Ramapo Grad Makes Comeback after 1,000-foot Fall from Mountain

After suffering a serious exposed fracture climbing in the Bolivian Andes, former Ramapo scholarship student Isabel Suppé has been cycling across the United States to raise funds to attempt bone transplantation. 

Born in Germany, Suppé came to the U.S. to study literature at Ramapo from 1998 to 2001. Afterwards, Suppé moved to Argentina, where she spent most of her adult life climbing in the Andes and specializing in high altitude climbing and technical faces. Now 33, Suppé has been climbing since she was six years old.

“I would go [climbing] only twice a year when I was younger, and my grandparents would take me sometimes. It wasn’t until I moved to Argentina from the United States that I discovered this is what I wanted to do with my life,” Suppé said. 

On July 29, 2010, Suppé fell more than 1,000 feet off of Ala Izquierda del Condoriri’s southeast face after her climbing partner slipped on ice, blowing out their anchorage. Miraculously, Suppé and her partner lived to be rescued two days later. Suppé crawled with a very severe exposed fracture over the ice at 16,000 feet above sea level. 

After her rescue, Suppé said that the doctors wanted to cut her very expensive climbing boot off to examine her foot and perform surgery. Suppé opposed right away, knowing that she could not afford buy a new boot when she was ready to climb again.

“No way! You can take off my boot, but you cannot cut it. I need it to return to the mountains,” Suppé explained to the doctors.

Suppé added that, a year later, she called the doctor and asked why he listened to her when she asked not to cut her boot, and he told her that she was looking at him with so much determination, he didn’t know what else to do.

Doctors warned Suppé that after undergoing 10 complex surgeries, she would not be able to return to high altitude. 

“The doctors didn’t even know whether or not they were going to save my foot at all. The first thing they told me is that you are not ever going to climb again,” Suppé said.

Suppé never accepted the fact that climbing was not an option for the future. She started to climb again 10 days after getting out of the hospital using her healthy leg and her arms.

Since the accident, Suppé has added talented author and motivational speaker to her list of accomplishments and has continued to surpass climbing boundaries. Suppé went on to publish a book in April 2012, “Starry Night.” Suppé plans to present the book at the International Book Expo in Guadalajara, Mexico, the second largest book expo in the world. The book tells a detailed, first-hand account of the accident, recovering from her injury and the journey afterward to strengthen her ankle and keep climbing.

Since her ankle joint has been deteriorating, Suppé was advised to cycle as much as possible to build the strength necessary to undergo more surgeries in Spain. Suppé explains that this news was encouraging to her because it was becoming exhausting using crutches to get everywhere. Suppé started cycling at the gym every day.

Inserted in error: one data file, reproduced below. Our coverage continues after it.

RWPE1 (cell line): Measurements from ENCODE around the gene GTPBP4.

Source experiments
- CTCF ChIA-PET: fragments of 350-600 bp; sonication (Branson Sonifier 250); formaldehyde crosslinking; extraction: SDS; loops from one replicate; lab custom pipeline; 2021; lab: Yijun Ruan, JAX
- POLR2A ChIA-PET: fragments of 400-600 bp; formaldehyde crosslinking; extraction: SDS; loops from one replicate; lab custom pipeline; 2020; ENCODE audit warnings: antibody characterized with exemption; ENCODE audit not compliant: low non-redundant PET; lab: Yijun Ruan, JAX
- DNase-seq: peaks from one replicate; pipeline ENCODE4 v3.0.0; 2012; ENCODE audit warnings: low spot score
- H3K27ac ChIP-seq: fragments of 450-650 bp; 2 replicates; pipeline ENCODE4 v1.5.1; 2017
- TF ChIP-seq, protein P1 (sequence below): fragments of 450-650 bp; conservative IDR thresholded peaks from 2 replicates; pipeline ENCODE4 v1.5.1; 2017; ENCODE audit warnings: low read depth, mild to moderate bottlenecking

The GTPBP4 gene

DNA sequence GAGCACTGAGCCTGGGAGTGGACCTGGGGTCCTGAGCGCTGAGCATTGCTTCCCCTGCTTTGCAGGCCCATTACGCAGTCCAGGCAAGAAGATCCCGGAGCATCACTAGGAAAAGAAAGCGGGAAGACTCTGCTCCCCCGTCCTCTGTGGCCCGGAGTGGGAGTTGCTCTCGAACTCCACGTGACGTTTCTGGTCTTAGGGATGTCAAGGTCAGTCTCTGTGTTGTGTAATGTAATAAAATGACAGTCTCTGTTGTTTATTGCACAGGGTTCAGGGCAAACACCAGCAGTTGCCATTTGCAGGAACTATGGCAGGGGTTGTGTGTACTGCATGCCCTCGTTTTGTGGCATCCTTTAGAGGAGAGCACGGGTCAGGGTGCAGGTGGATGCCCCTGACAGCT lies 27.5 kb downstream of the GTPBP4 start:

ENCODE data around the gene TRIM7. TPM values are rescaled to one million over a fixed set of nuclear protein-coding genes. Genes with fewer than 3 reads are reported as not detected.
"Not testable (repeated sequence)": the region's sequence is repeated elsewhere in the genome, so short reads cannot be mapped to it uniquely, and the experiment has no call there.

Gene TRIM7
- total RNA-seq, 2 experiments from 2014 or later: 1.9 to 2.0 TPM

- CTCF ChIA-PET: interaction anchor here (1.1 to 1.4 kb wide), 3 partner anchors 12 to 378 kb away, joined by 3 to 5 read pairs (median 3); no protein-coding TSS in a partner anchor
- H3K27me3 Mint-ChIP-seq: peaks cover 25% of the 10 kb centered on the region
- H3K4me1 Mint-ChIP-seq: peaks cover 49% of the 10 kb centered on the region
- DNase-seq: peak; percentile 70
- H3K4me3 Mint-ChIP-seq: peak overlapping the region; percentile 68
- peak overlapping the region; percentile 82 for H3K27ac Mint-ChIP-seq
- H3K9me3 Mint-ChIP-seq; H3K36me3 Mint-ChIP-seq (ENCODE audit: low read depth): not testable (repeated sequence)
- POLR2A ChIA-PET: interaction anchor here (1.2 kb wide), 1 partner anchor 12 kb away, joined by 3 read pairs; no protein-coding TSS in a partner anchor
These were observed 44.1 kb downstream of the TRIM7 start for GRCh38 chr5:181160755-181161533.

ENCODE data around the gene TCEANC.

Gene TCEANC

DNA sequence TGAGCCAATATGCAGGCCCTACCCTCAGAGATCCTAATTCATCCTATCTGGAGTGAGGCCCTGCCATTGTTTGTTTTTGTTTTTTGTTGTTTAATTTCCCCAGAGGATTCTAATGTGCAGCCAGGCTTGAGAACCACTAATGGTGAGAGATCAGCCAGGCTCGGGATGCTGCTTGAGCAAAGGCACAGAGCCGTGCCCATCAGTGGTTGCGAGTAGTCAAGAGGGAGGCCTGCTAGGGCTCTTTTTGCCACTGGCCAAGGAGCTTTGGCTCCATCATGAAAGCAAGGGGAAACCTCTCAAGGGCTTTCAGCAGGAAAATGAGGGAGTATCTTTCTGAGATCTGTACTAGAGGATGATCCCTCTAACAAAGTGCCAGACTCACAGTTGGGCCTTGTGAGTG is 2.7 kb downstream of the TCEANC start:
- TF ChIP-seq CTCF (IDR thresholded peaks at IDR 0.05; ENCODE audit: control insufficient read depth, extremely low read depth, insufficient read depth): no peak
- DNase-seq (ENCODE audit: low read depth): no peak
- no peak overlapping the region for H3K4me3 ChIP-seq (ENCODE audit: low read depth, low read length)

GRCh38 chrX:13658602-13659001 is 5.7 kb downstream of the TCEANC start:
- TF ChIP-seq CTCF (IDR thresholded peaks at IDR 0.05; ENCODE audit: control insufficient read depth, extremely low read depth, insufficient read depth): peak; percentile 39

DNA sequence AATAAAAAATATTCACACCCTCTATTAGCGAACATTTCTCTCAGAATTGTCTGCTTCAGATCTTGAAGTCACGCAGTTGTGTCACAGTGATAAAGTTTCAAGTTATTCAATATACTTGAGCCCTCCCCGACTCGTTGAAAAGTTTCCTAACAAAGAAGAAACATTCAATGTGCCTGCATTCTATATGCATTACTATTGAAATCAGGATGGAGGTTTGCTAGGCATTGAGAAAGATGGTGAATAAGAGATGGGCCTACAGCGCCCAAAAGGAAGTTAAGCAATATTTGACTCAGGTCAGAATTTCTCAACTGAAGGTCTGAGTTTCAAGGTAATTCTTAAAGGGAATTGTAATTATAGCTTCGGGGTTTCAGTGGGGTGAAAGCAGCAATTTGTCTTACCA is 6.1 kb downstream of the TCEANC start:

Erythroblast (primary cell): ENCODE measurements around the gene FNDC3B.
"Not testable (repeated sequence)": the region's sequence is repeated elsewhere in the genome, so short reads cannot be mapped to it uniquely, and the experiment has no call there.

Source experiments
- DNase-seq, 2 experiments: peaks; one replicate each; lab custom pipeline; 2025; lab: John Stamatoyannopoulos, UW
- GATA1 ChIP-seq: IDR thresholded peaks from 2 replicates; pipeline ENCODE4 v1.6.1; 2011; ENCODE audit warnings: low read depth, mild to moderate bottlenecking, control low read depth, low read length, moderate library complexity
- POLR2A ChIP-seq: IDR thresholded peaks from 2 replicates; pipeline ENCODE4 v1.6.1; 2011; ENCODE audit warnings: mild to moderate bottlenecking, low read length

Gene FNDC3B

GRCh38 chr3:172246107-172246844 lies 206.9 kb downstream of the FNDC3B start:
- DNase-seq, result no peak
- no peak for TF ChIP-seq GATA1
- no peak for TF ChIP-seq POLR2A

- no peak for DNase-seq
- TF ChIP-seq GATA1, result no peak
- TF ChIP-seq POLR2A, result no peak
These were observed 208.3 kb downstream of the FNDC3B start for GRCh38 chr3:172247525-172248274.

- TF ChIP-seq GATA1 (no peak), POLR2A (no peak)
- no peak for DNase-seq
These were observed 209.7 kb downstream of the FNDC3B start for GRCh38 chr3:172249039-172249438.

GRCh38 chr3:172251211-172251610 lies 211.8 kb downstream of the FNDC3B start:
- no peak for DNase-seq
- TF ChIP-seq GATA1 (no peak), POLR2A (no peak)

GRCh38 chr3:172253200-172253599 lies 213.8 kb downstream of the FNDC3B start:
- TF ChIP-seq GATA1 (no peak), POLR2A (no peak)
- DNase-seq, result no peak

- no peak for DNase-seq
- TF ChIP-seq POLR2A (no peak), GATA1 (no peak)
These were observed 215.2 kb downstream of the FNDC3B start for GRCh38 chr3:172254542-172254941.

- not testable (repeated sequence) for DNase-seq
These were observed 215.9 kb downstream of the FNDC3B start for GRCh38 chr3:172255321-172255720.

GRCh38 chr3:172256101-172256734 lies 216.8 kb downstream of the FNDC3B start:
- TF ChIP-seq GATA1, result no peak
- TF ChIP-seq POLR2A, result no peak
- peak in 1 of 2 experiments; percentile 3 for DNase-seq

“I even began cycling to some of my surgeries,” Suppé said. 

After realizing that cycling was helping her regain strength, Suppé grabbed her grandmother’s bike and crossed the Alps, the Pyrenees, Switzerland, France and Northern Spain in the middle of winter in order to have surgery. Suppé continued to cycle south, crossing over to Africa where she climbed Morocco’s highest mountain and ended her journey in the Sahara desert. 

Suppé stopped at Ramapo College on Sept. 27 during her cycling journey from Monterey Bay to New York City. On her way to her final destination, Suppé crossed the George Washington Bridge on Sept. 29 at noon.

“I wanted to stop at Ramapo because it is my old school. I adore Ramapo, and I have all old friends there,” Suppé said.

Suppé explains that her last stop was New York City because the title of her book is “Starry Night,” inspired by Van Gogh’s work of art, which is located at the Museum of Modern Art in New York City. 

To raise money on her cycling journey across the country, Suppé set up a website where people can make donations. Suppé gave out cards and spoke at over 20 REI outdoor sports store locations to spread the word and get news coverage. 

Suppé will need $75,000 to complete a bone transplantation in Baltimore. This amount includes two surgeries, the hospital stay and taxes. 

“I have enough money to get by for now, but I do not have nearly what I need to have the surgeries yet,” Suppé said. 

Although Suppé’s injury presents new difficulties and fears, she refuses to let it stop her from climbing. Despite what the doctors said, only three weeks after the accident, Suppé had been climbing with her broken foot dangling in the air. Nine months after the accident, Suppé became the first woman to solo-climb Nevado de Cachi, one of the highest peaks in the Andes. 

Suppé’s advice to current Ramapo students and young people everywhere is to “keep walking, step after step. You never know what taking a step can mean.”